Let $L_1$ and $L_2$ be two undecidable languages.
1) Is it possible that $L_1 – L_2$ is regular and $L_1 – L_2 \neq \emptyset$ ?
Well I know that if I let $L_1 = L_2$ then $L_1 – L_2 = \emptyset$ which is obviously regular. In the case of this question however, I cannot set $L_1 = L_2$ if the outcome is an empty set, which makes me wonder what would $L_1 – L_2$ actually look like if they were not equal to each other.
2) Is it possible that $L_1 \cup L_2$ is decidable and $L_1 \neq \neg L_2$ ?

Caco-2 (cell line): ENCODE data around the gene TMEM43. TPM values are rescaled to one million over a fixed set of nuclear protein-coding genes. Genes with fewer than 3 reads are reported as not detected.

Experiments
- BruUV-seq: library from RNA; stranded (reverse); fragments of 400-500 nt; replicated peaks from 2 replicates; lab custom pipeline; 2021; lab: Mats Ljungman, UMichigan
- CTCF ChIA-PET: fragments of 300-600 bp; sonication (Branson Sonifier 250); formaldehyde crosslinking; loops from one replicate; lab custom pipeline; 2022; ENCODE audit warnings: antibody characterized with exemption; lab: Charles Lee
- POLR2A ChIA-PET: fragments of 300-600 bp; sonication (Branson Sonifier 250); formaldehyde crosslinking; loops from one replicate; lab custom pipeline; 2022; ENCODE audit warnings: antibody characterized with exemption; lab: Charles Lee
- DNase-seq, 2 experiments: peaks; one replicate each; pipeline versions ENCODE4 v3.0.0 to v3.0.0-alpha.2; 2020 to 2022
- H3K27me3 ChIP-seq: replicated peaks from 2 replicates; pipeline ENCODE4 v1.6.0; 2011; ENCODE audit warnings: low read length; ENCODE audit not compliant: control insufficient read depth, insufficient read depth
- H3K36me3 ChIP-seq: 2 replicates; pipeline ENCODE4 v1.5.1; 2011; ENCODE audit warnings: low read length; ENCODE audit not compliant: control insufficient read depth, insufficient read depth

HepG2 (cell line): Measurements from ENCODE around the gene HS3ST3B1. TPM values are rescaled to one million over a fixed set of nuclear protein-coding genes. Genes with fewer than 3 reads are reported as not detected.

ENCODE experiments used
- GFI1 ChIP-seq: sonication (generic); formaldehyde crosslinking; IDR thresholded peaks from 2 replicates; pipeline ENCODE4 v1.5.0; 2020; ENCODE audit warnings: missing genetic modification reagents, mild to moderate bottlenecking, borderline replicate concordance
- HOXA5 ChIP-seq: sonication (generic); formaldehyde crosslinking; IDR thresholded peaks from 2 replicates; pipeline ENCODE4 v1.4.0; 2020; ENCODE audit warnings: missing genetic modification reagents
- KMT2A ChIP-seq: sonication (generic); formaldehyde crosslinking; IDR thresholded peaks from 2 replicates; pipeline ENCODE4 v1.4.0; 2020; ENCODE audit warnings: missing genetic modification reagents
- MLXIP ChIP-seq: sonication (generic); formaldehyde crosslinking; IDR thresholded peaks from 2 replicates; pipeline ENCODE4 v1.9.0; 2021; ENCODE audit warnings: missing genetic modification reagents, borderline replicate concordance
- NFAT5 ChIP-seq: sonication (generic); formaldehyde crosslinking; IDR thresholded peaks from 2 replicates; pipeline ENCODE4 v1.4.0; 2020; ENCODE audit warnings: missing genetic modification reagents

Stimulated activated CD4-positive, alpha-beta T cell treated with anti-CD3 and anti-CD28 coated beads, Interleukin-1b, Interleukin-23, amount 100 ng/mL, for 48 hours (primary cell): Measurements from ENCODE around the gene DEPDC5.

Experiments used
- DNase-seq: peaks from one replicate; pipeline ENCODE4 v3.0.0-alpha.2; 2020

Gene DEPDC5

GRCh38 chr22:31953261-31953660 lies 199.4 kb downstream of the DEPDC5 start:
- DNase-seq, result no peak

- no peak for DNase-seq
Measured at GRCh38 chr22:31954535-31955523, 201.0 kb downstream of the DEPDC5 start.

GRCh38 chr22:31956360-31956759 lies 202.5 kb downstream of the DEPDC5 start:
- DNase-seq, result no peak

This one is also tricky, since the obvious solution here would be to let $L_1 = \neg L_2 $
Does anyone here have an idea as to how to finish my solutions here? I need to prove my solutions in both cases.
Here are some hints:
If $L$ is undecidable, then adding or removing a finite number of words from $L$ doesn’t change this.
If $L$ is a language over $\{0,1\}$ then we can also think of it as a language over $\{0,1,2\}$.
Of course, other solutions are possible.
Sure, both are possible. For (1), take $K_1, K_2$ to be disjoint languages with $K_1$ regular and $K_2$ undecidable. Then $L_1=K_1\cup K_2$, $L_2=K_2$ works.
For (2), the answer is also yes: take $L_1=\neg L_2\cup p$ for any single word $p$.
In general, Boolean operations can “hide” lots of information.